Similarly, the Air Transport Association, the trade group in Washington that represents the nation's airlines, doesn't favor or oppose a change in the rules governing foreign ownership of U.S. airlines.

However, Houston-based Continental Airlines opposes the DOT liberalizing foreign ownership rules.

"DOT proposes to unilaterally limit the application of the law to only certain aspects of airline management, while the statute requires that U.S. citizens have actual control over all aspects of airline operations," Continental said in a written statement.

"This shows that either the DOT has misinterpreted the law or has ignored the realities of internal airline management and how airlines operate. Actual control over day-to-day operations, including scheduling, pricing, employment and labor decisions and financing, provides foreign citizens actual control of the very areas DOT is trying to carve out. Airline operations cannot be split in the manner DOT is suggesting."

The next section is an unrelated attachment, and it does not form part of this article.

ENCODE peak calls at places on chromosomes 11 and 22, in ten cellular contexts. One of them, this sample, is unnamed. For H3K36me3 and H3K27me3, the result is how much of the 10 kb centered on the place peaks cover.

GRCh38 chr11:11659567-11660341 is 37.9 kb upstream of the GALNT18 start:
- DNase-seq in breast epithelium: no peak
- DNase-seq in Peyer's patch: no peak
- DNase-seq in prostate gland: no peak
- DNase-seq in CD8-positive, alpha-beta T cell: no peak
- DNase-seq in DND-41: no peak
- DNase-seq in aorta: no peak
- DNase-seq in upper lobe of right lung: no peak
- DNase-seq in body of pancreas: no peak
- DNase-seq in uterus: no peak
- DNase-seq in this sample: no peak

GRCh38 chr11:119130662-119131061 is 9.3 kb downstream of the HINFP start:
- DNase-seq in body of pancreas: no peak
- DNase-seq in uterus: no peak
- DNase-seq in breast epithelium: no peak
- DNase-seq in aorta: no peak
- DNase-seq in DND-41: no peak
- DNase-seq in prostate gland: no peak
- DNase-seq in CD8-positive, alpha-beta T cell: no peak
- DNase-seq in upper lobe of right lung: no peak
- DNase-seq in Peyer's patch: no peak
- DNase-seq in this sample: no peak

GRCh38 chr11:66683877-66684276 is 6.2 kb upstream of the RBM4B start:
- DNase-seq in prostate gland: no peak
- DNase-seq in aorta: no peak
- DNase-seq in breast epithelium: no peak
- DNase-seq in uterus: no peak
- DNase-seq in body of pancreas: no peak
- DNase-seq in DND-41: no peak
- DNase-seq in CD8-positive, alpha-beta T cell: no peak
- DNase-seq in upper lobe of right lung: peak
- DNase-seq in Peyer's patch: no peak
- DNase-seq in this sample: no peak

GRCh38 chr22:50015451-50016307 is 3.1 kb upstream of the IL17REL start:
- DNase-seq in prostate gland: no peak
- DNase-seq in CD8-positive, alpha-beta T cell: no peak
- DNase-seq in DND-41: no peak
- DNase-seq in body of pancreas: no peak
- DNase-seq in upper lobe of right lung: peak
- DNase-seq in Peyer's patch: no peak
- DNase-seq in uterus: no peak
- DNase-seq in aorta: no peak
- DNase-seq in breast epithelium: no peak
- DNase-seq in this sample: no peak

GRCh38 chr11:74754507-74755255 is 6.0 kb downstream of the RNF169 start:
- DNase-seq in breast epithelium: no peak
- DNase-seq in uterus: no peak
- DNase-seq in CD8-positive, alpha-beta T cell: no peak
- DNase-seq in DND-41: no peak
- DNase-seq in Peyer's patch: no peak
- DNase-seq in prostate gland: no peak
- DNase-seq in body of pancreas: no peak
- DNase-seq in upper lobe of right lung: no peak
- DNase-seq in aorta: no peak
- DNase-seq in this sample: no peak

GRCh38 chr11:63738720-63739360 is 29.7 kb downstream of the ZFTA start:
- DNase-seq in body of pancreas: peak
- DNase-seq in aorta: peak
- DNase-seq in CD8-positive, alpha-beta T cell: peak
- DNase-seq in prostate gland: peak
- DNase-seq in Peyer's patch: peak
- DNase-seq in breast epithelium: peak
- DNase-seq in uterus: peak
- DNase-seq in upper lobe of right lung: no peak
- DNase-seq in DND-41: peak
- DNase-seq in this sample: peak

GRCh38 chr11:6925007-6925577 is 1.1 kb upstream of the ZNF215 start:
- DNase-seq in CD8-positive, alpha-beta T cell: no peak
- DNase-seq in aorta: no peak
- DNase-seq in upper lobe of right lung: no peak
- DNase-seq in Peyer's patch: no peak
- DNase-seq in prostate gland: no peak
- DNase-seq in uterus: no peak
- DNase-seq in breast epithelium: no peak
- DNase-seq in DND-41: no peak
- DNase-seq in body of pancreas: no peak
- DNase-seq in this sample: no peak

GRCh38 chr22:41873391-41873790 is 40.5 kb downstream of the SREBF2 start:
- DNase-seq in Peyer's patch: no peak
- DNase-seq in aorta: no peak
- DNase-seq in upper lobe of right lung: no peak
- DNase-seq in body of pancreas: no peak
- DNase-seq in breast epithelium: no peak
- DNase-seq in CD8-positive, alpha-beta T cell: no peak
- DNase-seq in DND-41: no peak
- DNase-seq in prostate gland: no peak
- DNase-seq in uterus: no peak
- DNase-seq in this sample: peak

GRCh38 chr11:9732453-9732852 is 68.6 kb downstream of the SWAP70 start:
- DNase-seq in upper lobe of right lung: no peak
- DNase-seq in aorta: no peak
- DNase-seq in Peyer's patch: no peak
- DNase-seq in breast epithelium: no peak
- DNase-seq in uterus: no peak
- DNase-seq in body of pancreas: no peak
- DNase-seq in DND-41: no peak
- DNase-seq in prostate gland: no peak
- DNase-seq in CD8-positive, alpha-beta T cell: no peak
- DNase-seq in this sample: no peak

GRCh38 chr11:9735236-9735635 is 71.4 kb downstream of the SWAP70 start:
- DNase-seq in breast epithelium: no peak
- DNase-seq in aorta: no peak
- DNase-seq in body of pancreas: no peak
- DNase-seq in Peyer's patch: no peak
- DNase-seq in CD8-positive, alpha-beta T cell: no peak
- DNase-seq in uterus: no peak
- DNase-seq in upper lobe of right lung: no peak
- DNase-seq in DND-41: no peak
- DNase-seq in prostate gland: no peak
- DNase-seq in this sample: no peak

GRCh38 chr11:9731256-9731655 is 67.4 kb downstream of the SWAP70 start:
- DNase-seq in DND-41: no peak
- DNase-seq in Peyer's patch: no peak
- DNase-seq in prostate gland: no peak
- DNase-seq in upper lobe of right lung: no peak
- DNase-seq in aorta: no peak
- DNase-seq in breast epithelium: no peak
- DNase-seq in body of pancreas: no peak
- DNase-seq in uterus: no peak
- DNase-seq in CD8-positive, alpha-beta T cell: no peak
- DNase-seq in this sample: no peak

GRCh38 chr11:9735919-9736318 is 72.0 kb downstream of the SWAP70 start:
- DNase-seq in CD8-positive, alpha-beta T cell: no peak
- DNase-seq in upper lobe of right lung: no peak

British Airways is one of four United Kingdom carriers that operate nonstop service from London's Heathrow Airport to U.S. gateways.

When the DOT proposed amending the foreign ownership rules last year, British Airways CEO Willie Walsh said that rules restricting foreign ownership hinder airline industry growth. He spoke to Business Travel News.

"Because government regulations have had a lot to say about foreign ownership and control -- where in most cases it cannot exceed 49 percent, or in the case of the United States, 25 percent -- we have not seen cross-national mergers and sensible economic rationalization that we see in every other global industry," Walsh said.

The DOT's proposed foreign ownership rulemaking is in limbo today, but it could be brought back to life, lawmakers said.